Evidence-informed family violence response practice
Evidence-informed family violence response practice
There is a solid evidence base regarding the drivers and reinforcing factors that lead to family violence and other forms of violence against women and children. These are captured by the points below.
The nature of family violence
- Family violence and other forms of violence against women are serious, preventable acts that have significant impact on individuals, families, communities, our society and the economy. It is largely perpetrated by men against women and children.
- Violence against women (including many forms of family violence and sexual assault) is driven by four specific expressions of gender inequality: condoning of violence against women, men’s control of decision-making and limits to women’s independence, stereotyped constructions of masculinity and femininity and disrespect towards women and male peer relations that emphasise aggression.
- Some factors reinforcing violence against women and their children include current or past adversity experienced by perpetrators. However, this does not excuse violent behaviour. The use of violence is a choice and it is important that men who use violence are held accountable for their behaviour through informal and formal social and legal sanctions.
Family violence is prevalent and occurs across the social spectrum.
However, some groups of women and their children experience multiple forms of discrimination and disadvantage due to the individual and structural power imbalances they face. These aspects can include gender, ethnicity and cultural background, language, socio-economic status, disability, sexual orientation, religion, age, geographic location or visa status. This is referred to as intersectionality.
This can compound their experience of violence and reduce their access to resources and support. More information about this is provided in the Diversity and Intersectionality Framework.
Family Violence in Indigenous Communities
The contributing factors around family violence for Aboriginal and Torres Strait Islander communities include the impacts of colonisation, inter-generational trauma, dispossession of land, forced removal of children, interrupted cultural practices that mitigate against interpersonal violence, and economic exclusion.
Family violence is not part of Aboriginal culture, but intergenerational grief and trauma has resulted in the over representation of Aboriginal people as victim survivors. The intersection of gender and racial inequality creates the conditions for high rates of violence against Aboriginal and Torres Strait Islander women.
A strong commitment from the Aboriginal community sector continually provide robust advice to the government. Dhelk Dja: Safe Our Way: Strong Culture, Strong Peoples, Strong Families provides the strategic framework that guides the direction for services that address Aboriginal family violence in the short, medium and long term. It is driven by the Dhelk Dja partnership forum.
Family Violence in LGBTIQ+ communities
The contexts of LGBTIQ+ people’s experiences of family violence are more diverse. They include higher proportions of men who experience family violence and of women who use violence against partners and family members. They also include transphobic and/or homophobic motivated family violence, and violence within families of choice.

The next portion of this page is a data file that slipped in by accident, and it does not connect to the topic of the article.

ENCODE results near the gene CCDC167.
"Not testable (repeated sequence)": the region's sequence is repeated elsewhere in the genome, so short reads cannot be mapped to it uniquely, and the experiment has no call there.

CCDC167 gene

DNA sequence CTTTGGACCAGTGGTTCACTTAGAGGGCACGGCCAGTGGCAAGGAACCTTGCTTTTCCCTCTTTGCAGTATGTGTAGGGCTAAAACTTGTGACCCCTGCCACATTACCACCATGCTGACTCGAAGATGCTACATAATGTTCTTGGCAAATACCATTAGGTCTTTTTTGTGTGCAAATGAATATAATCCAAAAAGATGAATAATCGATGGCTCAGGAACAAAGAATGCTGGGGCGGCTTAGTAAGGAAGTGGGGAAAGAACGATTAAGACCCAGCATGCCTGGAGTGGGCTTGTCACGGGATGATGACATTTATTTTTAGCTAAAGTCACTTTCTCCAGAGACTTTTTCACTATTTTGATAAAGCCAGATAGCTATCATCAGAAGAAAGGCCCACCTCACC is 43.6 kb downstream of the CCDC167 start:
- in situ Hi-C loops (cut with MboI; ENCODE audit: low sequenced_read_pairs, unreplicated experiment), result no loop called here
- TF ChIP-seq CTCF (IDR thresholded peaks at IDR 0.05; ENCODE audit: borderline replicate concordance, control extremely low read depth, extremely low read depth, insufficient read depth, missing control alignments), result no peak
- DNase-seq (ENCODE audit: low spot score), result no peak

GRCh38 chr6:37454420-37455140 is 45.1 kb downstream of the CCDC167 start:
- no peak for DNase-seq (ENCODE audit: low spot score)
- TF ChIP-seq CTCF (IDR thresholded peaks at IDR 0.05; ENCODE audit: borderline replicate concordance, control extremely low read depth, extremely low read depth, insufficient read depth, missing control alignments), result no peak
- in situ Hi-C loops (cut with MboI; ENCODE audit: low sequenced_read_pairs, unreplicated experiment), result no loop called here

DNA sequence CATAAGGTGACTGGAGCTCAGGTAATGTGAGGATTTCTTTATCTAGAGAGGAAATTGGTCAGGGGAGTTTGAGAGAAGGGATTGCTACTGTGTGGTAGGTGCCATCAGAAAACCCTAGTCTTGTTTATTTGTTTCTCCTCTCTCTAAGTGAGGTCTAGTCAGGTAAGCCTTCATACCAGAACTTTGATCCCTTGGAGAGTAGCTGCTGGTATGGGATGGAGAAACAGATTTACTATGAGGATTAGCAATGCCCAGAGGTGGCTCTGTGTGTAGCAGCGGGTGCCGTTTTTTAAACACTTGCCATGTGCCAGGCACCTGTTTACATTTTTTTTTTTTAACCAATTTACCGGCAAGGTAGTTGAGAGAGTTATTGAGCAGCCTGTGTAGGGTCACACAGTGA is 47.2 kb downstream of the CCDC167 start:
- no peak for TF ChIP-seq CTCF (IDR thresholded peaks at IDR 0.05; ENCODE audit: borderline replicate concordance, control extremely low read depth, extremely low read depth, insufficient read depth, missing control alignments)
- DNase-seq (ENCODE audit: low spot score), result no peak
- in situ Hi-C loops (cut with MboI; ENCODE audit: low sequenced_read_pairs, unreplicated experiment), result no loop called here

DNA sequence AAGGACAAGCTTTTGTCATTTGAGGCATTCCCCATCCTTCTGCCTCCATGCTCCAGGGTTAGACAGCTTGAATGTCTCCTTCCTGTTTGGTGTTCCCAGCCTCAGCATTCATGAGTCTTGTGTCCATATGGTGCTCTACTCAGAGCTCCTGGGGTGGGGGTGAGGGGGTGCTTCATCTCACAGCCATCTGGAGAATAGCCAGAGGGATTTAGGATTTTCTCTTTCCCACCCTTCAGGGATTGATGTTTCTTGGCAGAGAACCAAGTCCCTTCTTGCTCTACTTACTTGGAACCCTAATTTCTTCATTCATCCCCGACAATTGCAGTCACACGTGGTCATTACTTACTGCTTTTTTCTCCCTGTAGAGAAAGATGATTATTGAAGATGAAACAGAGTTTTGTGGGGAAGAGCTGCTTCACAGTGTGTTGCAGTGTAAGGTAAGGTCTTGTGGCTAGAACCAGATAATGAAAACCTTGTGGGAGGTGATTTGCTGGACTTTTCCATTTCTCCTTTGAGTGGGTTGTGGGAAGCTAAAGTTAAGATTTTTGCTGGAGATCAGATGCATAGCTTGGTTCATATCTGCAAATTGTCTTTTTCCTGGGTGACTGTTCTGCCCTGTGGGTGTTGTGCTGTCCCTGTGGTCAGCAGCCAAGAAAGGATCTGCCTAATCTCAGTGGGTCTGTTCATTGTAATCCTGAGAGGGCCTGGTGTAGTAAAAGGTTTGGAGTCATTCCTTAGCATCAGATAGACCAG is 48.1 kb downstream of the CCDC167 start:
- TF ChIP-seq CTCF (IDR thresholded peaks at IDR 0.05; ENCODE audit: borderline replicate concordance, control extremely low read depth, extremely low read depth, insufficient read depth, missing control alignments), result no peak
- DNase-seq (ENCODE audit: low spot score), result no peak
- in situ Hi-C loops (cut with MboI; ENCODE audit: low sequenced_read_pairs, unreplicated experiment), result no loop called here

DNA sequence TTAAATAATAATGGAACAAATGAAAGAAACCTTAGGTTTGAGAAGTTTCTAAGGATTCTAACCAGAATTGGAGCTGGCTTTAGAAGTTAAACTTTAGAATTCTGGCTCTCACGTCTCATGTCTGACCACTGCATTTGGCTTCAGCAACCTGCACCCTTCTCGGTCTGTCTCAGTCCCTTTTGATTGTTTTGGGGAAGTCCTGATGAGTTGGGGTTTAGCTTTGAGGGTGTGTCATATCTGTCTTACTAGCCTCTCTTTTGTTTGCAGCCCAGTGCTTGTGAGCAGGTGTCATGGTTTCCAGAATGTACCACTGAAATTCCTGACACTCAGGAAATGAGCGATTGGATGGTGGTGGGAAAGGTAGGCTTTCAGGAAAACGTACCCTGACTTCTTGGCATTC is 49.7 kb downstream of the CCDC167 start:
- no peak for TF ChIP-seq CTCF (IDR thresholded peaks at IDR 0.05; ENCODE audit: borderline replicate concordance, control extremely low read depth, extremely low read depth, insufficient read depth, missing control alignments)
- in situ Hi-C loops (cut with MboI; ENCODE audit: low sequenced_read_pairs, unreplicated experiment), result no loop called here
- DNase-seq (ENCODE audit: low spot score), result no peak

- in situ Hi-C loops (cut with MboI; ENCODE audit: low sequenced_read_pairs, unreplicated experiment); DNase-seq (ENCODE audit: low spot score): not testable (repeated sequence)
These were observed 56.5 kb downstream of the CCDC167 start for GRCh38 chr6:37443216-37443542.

Children and young people as victim survivors
Children and young people who experience family violence are at risk of immediate and long-term traumatic impacts which must be considered in responses to family violence. Children and young people must be recognised and responded to as victim survivors in their own right.
Elder abuse has increasingly been recognised as another form of family violence. It is constituted by any act which causes harm to an older person and is carried out by someone they know and trust.
Best family violence practice
A best practice response to victim survivors, their children and perpetrators requires:
- A rights-based approach that prioritises victim’s safety, agency and empowerment.
- Assessment and management of risk: The aim of the MARAM Framework is to increase the safety and wellbeing of Victorians by ensuring all relevant services are contributing effectively to the identification, assessment and management of family violence risk.
- Prioritising safety: Risk assessment and safety planning must be undertaken with women and children on an ongoing basis. See DVRCV’s publication resource, Gathering Support: Safety for Women for comprehensive information on keeping women safe if they are separating, how the law can help, technology safety advice and safety planning.
- Effective case planning and management: A case plan is a plan of action to address goals identified during assessment and to provide a framework and purpose for the support relationship. Workers need to recognise and respond to women as the primary planners of their own goals and objectives. A coordinated response involves multiple professionals and services working together to achieve case plan goals for adult and child victim-survivors.
- Awareness of legislative, policy and sector development: Staying in touch with broader developments supports practice.
- Knowledge of service pathways: Assists in putting those experiencing violence in touch with the services that are able to provide them with the most comprehensive support.
- Promoting and protecting the mental health and wellbeing of practitioners: Ensuring that staff are well supported translates into more effective practice with women and children.
- Cross-sector and cross-discipline collaboration and team work.
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